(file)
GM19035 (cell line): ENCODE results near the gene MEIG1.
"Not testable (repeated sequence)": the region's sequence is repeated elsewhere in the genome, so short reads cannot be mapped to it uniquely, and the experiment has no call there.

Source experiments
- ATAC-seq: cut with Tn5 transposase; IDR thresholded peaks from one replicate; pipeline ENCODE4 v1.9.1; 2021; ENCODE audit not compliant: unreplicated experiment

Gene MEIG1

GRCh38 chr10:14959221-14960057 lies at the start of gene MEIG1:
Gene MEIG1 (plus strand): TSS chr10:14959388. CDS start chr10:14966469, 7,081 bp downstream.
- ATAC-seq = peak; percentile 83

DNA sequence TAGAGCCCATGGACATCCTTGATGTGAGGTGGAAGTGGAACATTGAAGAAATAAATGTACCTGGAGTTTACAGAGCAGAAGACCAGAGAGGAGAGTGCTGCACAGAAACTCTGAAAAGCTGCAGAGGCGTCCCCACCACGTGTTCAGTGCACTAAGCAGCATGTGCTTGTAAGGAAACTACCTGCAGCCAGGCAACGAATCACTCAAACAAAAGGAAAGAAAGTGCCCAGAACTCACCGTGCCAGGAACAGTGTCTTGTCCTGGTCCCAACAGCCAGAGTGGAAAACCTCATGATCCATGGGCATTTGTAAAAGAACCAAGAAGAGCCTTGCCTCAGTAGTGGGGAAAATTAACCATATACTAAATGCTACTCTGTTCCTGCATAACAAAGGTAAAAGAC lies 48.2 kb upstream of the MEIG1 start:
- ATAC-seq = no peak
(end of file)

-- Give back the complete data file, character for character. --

GM19035 (cell line): ENCODE results near the gene MEIG1.
"Not testable (repeated sequence)": the region's sequence is repeated elsewhere in the genome, so short reads cannot be mapped to it uniquely, and the experiment has no call there.

Source experiments
- ATAC-seq: cut with Tn5 transposase; IDR thresholded peaks from one replicate; pipeline ENCODE4 v1.9.1; 2021; ENCODE audit not compliant: unreplicated experiment

Gene MEIG1

GRCh38 chr10:14959221-14960057 lies at the start of gene MEIG1:
Gene MEIG1 (plus strand): TSS chr10:14959388. CDS start chr10:14966469, 7,081 bp downstream.
- ATAC-seq = peak; percentile 83

DNA sequence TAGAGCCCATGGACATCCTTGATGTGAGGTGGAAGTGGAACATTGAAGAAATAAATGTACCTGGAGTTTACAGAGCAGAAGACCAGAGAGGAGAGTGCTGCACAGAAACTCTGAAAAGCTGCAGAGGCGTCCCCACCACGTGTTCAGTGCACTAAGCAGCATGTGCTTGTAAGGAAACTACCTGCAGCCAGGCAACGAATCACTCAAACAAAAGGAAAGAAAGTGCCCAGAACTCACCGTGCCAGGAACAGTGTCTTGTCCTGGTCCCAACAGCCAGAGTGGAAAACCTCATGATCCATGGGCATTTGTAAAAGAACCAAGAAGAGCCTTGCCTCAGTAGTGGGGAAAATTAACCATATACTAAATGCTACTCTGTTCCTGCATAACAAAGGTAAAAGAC lies 48.2 kb upstream of the MEIG1 start:
- ATAC-seq = no peak